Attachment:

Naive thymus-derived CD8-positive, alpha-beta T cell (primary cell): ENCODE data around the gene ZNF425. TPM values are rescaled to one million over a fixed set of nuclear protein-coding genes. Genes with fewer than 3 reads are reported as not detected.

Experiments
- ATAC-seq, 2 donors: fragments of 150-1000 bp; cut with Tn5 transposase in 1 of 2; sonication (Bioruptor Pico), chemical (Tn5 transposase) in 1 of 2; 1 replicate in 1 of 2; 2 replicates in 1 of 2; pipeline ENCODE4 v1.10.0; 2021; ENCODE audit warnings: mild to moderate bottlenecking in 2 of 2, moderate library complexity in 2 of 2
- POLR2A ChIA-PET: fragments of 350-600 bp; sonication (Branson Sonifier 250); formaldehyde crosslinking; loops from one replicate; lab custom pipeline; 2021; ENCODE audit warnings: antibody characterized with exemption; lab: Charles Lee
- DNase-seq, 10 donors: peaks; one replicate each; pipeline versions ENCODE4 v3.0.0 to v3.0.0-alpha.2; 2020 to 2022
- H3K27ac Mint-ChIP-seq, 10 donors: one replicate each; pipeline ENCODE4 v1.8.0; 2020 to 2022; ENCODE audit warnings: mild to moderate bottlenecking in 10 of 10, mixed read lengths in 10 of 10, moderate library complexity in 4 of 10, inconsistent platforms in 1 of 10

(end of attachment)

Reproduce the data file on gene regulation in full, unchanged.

Naive thymus-derived CD8-positive, alpha-beta T cell (primary cell): ENCODE data around the gene ZNF425. TPM values are rescaled to one million over a fixed set of nuclear protein-coding genes. Genes with fewer than 3 reads are reported as not detected.

Experiments
- ATAC-seq, 2 donors: fragments of 150-1000 bp; cut with Tn5 transposase in 1 of 2; sonication (Bioruptor Pico), chemical (Tn5 transposase) in 1 of 2; 1 replicate in 1 of 2; 2 replicates in 1 of 2; pipeline ENCODE4 v1.10.0; 2021; ENCODE audit warnings: mild to moderate bottlenecking in 2 of 2, moderate library complexity in 2 of 2
- POLR2A ChIA-PET: fragments of 350-600 bp; sonication (Branson Sonifier 250); formaldehyde crosslinking; loops from one replicate; lab custom pipeline; 2021; ENCODE audit warnings: antibody characterized with exemption; lab: Charles Lee
- DNase-seq, 10 donors: peaks; one replicate each; pipeline versions ENCODE4 v3.0.0 to v3.0.0-alpha.2; 2020 to 2022
- H3K27ac Mint-ChIP-seq, 10 donors: one replicate each; pipeline ENCODE4 v1.8.0; 2020 to 2022; ENCODE audit warnings: mild to moderate bottlenecking in 10 of 10, mixed read lengths in 10 of 10, moderate library complexity in 4 of 10, inconsistent platforms in 1 of 10